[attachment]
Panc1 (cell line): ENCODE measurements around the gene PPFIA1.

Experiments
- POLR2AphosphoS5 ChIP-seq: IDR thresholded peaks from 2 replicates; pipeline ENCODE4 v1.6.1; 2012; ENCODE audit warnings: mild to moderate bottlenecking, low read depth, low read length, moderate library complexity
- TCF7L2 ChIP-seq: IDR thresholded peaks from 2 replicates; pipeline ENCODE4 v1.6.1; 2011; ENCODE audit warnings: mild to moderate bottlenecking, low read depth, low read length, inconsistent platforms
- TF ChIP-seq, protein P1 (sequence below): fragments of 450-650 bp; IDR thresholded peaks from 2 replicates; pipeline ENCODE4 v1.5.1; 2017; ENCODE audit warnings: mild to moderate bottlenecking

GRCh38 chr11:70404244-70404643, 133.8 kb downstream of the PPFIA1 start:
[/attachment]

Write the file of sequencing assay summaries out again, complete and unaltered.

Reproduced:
Panc1 (cell line): ENCODE measurements around the gene PPFIA1.

Experiments
- POLR2AphosphoS5 ChIP-seq: IDR thresholded peaks from 2 replicates; pipeline ENCODE4 v1.6.1; 2012; ENCODE audit warnings: mild to moderate bottlenecking, low read depth, low read length, moderate library complexity
- TCF7L2 ChIP-seq: IDR thresholded peaks from 2 replicates; pipeline ENCODE4 v1.6.1; 2011; ENCODE audit warnings: mild to moderate bottlenecking, low read depth, low read length, inconsistent platforms
- TF ChIP-seq, protein P1 (sequence below): fragments of 450-650 bp; IDR thresholded peaks from 2 replicates; pipeline ENCODE4 v1.5.1; 2017; ENCODE audit warnings: mild to moderate bottlenecking

GRCh38 chr11:70404244-70404643, 133.8 kb downstream of the PPFIA1 start: